It's not the end of June yet, obviously. The St. Louis Blues free agents have a little over half a month left on their current contracts before July 5th, so there isn't a lot of pressure right now to get to talking to Alex Pietrangelo, Kevin Shattenkirk, Patrik Berglund, and Chris Stewart. They're property of the St. Louis Blues - talk motivation will probably get more serious in a few weeks... right?
Anyone who pays attention to the annual free agent frenzy knows that the Blues' big deals come with their RFAs more often than signing UFAs. Last year was the signing of Chris Stewart to a "prove your worth" one-year extension, while T.J. Oshie's prove-it deal got extended by five years and his salary went up to a $4,175,000 cap hit. Chris Stewart certainly proved it during the regular season, leading the Blues with 18 goals, though his post-season performance was lacking.
Patrik Berglund too is in line for a raise. His last extension was by two seasons; while 19 goals in 82 games isn't half bad, this year's total of 17 in 48 was quite the improvement. Both he and Stewart (as well as Oshie) are proof that show-me deals work. The increased output of the two forwards had to catch GM Doug Armstrong's eye.
Of course, this time of year, increased output catches other GMs' eyes too. Offer sheets don't fly about often, but they are always a possibility for general managers who are willing to poach to meet their team's need. The Blues are in a great position for this - they have a metric ton of cap space. Other teams with a reputation for offer-sheeting? That's debatable.
Stewart and Berglund could well be targets, but they're in for a raise at the same time that the salary cap is expected to fall to $64.3 million. Teams could trade for quality forwards, or sign them during free agency for slightly less than what an offer sheet tooled to get these two away from the Blues would be. Teams would have to offer contracts that would be unreasonably high to ensure that the Blues wouldn't match. The Blues are about $24.5 million under the cap; that allows some matching to go on without great detriment to the team. It is extremely doubtful that any other NHL team cramp their cap space just to steal away Patrik Berglund.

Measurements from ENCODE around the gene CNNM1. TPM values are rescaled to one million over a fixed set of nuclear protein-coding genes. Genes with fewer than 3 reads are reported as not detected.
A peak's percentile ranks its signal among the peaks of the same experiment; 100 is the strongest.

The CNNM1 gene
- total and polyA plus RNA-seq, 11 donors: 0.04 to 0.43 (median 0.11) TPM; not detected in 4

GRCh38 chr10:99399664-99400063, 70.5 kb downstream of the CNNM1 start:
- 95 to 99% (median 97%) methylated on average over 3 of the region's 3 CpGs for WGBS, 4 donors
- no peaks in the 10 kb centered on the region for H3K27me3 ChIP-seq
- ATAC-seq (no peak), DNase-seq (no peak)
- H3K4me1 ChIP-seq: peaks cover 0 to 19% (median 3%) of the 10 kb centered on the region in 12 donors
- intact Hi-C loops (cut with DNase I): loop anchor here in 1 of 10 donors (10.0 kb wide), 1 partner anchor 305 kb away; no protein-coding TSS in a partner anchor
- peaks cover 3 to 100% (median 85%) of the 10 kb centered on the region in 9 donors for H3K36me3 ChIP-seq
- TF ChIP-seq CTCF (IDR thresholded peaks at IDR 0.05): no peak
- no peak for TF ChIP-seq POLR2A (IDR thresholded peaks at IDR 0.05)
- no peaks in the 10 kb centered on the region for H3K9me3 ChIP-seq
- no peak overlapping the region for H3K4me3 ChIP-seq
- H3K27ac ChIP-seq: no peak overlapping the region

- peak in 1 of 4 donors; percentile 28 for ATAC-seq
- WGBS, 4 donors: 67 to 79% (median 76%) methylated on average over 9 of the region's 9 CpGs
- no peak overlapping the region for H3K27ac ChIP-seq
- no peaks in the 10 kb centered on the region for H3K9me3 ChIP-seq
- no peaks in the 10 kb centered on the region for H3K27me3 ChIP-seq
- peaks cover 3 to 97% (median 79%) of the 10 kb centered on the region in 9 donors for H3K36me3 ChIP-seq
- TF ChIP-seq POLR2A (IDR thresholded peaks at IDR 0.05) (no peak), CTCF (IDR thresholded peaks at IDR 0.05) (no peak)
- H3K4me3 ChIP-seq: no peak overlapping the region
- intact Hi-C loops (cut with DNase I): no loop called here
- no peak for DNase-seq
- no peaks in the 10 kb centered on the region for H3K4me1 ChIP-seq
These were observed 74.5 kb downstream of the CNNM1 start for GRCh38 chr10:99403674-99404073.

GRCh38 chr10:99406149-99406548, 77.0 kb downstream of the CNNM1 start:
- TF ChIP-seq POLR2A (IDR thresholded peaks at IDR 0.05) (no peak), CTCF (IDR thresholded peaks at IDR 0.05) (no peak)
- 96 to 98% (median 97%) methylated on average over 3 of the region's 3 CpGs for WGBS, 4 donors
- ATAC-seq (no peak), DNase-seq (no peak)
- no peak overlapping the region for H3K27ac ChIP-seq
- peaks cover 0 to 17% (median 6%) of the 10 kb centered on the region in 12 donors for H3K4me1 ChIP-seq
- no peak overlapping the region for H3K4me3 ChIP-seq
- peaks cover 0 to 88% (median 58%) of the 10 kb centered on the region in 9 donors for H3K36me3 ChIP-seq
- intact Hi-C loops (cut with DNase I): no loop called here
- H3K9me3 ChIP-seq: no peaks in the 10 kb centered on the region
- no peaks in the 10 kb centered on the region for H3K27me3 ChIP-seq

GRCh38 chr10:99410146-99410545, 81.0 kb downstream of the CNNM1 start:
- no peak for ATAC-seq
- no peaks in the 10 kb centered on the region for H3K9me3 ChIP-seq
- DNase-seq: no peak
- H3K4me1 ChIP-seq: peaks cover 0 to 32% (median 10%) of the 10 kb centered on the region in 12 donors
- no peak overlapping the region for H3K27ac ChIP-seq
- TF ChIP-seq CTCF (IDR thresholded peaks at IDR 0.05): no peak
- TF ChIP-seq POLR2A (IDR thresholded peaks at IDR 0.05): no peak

The real targets in most pundits' and fans' eyes are Alex Pietrangelo and Kevin Shattenkirk. Both of these stud defensemen have been a bargain for the Blues, playing on entry-level contracts. Obviously being two of the best young blueliners in the league, they're going to get paid. A lot. How much is up to Armstrong as well as the players' agents, but fully everyone expects a payday.
Some teams would love to be the ones to give them that payday, and the Philadelphia Flyers are right at the top of that list. Already rumored to be interested in Shattenkirk at the trade deadline, Flyers' GM Paul Holmgren has some blue-line bolstering to do. The Flyers missed the playoffs partially thanks to the lack of a sure-fire top pairing defenseman. Chris Pronger's not returning any time soon, if ever. If they use their amnesty buy-out on goaltender Ilya Bryzgalov as has been speculated, that would free up $5,666,667 in cap space.
Of course, that would put them under the cap (currently according to CapGeek they're over by $2,552,262), but one would expect an offer sheet for Pietrangelo or Shattenkirk to put them right back over the cap again, necessitating more player movement. A sheet that would help them fit within cap constraints would be easily matched by Armstrong.
The Blues may be tight with their cash, but they're smart about it - and they're not broke. Just in case you're still worried, Armstrong told the Post-Dispatch this:
"We’re going to want it the way we think is proper for the St. Louis Blues. If there’s an offer sheet there, we’re very content with where we are with the NHL salary cap, we’re going to be able to match any offer and we will. These are core players that we’re not going to let go."
The Blues believe very strongly in their core and their ability to be successful. While there is some debate about who makes up that core, at least that statement solves one debate: their RFAs are part of it.